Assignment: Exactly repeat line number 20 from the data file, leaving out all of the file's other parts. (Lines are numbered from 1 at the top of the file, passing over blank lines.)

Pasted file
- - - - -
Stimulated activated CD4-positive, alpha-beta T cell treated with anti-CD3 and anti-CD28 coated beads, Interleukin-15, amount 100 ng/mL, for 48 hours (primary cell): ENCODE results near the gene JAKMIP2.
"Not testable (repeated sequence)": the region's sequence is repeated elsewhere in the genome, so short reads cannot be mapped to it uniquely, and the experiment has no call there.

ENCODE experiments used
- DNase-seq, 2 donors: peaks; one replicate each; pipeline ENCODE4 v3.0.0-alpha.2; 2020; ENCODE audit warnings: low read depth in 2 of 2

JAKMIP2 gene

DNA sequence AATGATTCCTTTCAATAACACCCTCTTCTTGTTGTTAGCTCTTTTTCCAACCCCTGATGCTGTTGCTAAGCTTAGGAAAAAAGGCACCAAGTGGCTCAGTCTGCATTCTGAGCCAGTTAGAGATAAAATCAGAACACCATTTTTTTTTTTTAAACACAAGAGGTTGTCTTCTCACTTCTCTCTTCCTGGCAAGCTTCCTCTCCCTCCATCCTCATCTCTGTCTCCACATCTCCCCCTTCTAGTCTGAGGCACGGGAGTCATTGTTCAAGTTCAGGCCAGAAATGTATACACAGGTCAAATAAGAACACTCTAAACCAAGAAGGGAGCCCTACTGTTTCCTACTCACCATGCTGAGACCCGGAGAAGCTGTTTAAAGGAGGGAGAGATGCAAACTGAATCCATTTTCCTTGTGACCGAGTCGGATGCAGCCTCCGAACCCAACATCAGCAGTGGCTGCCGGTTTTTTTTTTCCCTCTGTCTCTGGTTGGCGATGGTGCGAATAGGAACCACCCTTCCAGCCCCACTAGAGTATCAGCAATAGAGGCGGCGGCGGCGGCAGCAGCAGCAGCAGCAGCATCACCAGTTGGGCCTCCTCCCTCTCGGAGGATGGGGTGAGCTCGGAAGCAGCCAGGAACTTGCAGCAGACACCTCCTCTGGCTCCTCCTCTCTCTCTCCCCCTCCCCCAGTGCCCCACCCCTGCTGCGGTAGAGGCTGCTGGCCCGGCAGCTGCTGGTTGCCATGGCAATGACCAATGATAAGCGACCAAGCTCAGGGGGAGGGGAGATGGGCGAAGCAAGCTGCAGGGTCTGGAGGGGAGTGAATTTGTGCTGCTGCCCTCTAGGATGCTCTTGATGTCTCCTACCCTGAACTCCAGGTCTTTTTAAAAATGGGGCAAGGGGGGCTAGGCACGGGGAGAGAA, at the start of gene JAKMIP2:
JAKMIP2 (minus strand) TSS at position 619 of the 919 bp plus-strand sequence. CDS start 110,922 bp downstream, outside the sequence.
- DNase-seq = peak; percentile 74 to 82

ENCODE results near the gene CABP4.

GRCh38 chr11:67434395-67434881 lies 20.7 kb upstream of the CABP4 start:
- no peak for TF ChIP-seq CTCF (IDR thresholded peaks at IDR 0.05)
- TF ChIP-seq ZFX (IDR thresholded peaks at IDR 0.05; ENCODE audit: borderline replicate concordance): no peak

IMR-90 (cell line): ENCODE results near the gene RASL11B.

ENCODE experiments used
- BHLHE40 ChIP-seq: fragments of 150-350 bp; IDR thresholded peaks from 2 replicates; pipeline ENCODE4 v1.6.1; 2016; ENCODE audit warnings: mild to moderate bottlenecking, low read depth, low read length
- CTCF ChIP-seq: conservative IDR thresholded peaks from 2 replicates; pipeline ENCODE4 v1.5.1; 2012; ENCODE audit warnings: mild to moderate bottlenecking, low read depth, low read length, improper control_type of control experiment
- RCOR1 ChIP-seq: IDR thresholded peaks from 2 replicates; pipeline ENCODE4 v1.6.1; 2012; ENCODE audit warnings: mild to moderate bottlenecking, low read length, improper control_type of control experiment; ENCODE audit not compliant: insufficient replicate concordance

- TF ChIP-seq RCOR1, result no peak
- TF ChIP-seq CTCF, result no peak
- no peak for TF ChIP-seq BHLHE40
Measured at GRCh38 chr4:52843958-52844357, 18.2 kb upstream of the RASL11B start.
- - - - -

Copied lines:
- no peak for TF ChIP-seq BHLHE40